"Back in 2004 I turned back after two nights at 26,000 feet due to a forecast of high winds - actually I felt good at that moment so it was disappointing," Ken told ExWeb. This spring he'll be climbing as a member of Summit Climb team on the North side. Image of Ken in IBC during his 2004 attempt, courtesy of Dr. Ken Stalter (click to enlarge).
Longevity camp. Or not. NY surgeon Ken Stalter working on team-mate Chris Drummond's frostbitten toes in Everest's ABC in 2004.
Image by Andre Bredenkemp
ExWeb interview with Ken Stalter: Everest for charity
Posted: Mar 13, 2006 06:42 pm EST
(MountEverest.net) It's a fairly new phenomenon and it's dividing the world in two camps: "Hypocrisy," cry the critics. "It helps the misfortunate," argue supporters.
Is it possible to tie a selfish act such as climbing Mount Everest to terminal diseases affecting children? And is it OK if some of the raised money go to pay for your own expedition? ExplorersWeb decided to check with one of the new "charity climbers."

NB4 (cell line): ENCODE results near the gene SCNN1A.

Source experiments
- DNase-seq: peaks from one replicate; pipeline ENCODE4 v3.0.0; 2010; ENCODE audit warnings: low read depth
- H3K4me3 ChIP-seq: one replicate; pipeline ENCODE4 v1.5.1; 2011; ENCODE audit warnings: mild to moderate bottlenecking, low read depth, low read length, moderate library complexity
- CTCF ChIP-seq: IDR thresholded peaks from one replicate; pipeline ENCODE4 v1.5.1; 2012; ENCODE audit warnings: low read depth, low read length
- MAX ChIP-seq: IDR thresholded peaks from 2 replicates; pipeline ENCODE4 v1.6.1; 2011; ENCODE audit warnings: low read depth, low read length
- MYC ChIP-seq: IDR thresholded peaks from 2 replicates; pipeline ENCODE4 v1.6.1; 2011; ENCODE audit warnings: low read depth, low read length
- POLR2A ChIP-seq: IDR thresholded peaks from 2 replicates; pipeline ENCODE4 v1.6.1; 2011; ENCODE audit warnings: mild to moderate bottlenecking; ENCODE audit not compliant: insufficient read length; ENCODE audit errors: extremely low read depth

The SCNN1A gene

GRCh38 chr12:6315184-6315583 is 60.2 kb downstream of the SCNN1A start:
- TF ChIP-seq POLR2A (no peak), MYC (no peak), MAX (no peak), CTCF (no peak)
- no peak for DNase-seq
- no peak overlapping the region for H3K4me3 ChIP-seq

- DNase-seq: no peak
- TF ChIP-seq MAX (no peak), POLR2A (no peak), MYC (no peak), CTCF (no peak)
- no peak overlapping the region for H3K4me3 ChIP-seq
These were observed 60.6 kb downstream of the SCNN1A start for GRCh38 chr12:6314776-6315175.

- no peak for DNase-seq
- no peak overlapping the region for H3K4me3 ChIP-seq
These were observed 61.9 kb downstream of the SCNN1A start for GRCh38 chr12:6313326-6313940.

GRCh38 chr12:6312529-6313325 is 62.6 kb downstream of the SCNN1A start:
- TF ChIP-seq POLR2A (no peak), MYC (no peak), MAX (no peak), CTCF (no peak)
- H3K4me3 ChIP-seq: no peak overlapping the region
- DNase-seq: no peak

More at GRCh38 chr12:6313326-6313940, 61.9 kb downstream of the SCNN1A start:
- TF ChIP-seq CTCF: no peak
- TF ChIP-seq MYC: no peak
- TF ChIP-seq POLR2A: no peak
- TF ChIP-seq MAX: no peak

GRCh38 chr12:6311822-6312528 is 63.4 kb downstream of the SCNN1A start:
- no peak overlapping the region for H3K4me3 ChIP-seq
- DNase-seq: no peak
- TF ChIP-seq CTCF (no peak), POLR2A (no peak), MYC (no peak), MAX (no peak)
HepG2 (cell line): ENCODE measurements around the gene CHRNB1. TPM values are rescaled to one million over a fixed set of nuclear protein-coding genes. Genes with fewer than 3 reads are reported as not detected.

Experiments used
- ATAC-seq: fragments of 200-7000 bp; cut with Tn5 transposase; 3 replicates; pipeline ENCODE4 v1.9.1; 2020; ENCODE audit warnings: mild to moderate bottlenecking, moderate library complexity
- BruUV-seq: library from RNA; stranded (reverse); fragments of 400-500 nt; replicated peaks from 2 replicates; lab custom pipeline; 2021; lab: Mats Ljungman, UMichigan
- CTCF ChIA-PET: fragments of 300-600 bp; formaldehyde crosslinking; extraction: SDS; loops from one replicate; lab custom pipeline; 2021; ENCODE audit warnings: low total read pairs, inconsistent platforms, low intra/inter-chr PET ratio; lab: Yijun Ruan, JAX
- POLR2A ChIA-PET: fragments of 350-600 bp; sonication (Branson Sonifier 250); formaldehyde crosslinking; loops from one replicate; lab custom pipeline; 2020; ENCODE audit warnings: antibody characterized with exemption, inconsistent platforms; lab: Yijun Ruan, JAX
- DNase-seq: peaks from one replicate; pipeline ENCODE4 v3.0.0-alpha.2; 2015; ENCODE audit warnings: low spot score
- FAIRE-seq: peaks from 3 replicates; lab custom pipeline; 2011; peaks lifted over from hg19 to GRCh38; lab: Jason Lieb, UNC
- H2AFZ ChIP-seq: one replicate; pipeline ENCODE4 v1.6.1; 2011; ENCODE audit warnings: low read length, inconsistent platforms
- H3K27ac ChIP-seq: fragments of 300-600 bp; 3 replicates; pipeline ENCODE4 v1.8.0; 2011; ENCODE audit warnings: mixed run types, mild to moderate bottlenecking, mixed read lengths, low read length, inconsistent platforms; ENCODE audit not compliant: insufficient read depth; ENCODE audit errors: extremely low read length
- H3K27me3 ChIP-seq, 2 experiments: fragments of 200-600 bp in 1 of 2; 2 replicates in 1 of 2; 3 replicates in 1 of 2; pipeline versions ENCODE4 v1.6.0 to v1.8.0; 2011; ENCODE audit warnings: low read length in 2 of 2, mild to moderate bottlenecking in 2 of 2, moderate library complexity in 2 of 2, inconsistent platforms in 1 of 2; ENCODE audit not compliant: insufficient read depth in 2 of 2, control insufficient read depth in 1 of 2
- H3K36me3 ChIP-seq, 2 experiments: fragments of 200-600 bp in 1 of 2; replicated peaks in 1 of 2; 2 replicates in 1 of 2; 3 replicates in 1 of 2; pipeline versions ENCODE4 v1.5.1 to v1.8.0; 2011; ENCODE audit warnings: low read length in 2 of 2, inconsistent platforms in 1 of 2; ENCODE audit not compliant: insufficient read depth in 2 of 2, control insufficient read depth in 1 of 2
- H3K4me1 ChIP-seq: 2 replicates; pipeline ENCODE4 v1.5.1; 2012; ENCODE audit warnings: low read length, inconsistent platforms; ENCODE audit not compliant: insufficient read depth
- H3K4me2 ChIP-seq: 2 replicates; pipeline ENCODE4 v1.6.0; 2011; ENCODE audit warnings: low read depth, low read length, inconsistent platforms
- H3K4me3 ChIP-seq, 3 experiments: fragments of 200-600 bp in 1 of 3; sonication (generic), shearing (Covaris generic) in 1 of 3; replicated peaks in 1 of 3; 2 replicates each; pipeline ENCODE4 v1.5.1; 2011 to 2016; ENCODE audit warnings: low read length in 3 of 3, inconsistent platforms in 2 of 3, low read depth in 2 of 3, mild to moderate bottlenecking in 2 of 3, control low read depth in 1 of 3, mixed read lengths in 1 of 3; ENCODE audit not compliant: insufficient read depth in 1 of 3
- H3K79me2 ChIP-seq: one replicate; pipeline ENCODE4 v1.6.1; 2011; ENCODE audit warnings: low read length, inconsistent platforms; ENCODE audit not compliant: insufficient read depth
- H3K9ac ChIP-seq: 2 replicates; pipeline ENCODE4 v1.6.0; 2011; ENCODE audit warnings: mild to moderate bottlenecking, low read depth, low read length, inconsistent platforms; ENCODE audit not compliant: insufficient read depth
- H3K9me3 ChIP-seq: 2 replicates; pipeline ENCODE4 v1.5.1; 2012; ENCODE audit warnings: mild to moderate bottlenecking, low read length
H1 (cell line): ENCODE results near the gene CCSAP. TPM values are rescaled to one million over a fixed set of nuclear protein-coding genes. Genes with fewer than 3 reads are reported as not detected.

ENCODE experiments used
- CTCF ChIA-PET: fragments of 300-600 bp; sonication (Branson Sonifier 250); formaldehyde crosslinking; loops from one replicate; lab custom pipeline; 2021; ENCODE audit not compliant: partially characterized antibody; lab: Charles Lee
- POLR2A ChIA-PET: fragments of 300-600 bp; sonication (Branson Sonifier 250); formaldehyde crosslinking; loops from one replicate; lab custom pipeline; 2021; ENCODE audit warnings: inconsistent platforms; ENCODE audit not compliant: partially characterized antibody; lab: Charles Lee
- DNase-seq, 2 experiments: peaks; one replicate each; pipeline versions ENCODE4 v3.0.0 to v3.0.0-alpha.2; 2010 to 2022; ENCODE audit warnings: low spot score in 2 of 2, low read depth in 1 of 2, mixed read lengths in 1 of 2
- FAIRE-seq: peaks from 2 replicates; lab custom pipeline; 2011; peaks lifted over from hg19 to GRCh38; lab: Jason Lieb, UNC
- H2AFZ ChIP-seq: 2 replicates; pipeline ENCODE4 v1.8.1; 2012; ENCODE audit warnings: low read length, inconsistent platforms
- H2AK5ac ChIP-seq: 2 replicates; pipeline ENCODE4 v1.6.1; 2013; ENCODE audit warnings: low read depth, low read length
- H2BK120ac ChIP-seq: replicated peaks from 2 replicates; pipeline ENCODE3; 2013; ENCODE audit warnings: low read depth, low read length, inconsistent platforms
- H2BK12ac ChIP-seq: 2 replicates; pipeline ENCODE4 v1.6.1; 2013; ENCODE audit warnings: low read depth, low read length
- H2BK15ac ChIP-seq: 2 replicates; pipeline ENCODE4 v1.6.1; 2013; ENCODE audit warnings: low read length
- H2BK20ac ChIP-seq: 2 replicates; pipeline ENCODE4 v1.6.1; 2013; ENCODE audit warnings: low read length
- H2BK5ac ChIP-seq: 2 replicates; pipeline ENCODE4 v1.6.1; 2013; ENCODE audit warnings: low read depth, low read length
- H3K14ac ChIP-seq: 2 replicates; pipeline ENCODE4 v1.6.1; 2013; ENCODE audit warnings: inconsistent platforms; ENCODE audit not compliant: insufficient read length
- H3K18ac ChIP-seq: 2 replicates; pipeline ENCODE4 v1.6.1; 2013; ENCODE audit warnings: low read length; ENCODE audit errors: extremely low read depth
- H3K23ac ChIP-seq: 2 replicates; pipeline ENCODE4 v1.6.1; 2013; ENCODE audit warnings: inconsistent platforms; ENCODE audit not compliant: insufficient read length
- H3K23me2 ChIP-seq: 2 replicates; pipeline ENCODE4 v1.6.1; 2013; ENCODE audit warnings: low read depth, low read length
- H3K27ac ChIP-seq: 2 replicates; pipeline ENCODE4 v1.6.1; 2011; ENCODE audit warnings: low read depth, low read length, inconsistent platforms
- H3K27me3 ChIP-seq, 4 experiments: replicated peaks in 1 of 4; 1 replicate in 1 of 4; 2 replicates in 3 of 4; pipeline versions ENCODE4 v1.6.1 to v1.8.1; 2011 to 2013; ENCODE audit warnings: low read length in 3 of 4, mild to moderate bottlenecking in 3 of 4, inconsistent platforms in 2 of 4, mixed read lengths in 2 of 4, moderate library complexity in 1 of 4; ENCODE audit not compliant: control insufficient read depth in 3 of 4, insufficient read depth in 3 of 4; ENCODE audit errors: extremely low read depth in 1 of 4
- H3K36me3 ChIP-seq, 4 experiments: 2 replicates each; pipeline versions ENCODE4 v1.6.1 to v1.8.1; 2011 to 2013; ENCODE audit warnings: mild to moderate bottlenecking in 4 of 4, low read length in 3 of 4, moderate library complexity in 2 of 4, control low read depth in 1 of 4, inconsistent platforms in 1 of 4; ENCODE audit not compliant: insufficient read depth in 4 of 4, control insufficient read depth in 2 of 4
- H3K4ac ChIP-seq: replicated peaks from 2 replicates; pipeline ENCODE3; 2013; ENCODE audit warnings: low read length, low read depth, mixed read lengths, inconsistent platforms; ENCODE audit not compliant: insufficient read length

American Dr. Ken Stalter is coming back to Everest this spring for a second shot at the summit. He'll be climbing with SummitClimb and raise money for the prevention of Childhood Leukemia, a disease that took his daughter Leah's life in 1991. ExplorersWeb checked in with Ken, offering some hard questions about his climbing plans and motivations.
ExWeb: When did you take up climbing - was it before or after the death of your daughter? And did climbing help you to get over the tragedy?
Ken: I had been a distance runner in high school and college. I did resume endurance running after Leah's death which I think helped. The endurance events sort of escalated and culminated in expedition climbing. Is this related, I don't know, maybe a certain element of attempting to reassert control.
ExWeb: Your daughter Leah died 15 years ago. But she is present in every page of your website, almost in every paragraph. Do you find focusing on this tragedy makes it harder to focus on the climb which is going to be tough enough?
Ken: I don't think focus will be a problem, that's one of my strong points. It's not like we have forgotten and are suddenly reminded. The photo's on the site are perhaps a bit strong but they were selected to show some of the effects of a struggle with leukemia. The ones we have up at home with our other children show a happy little girl.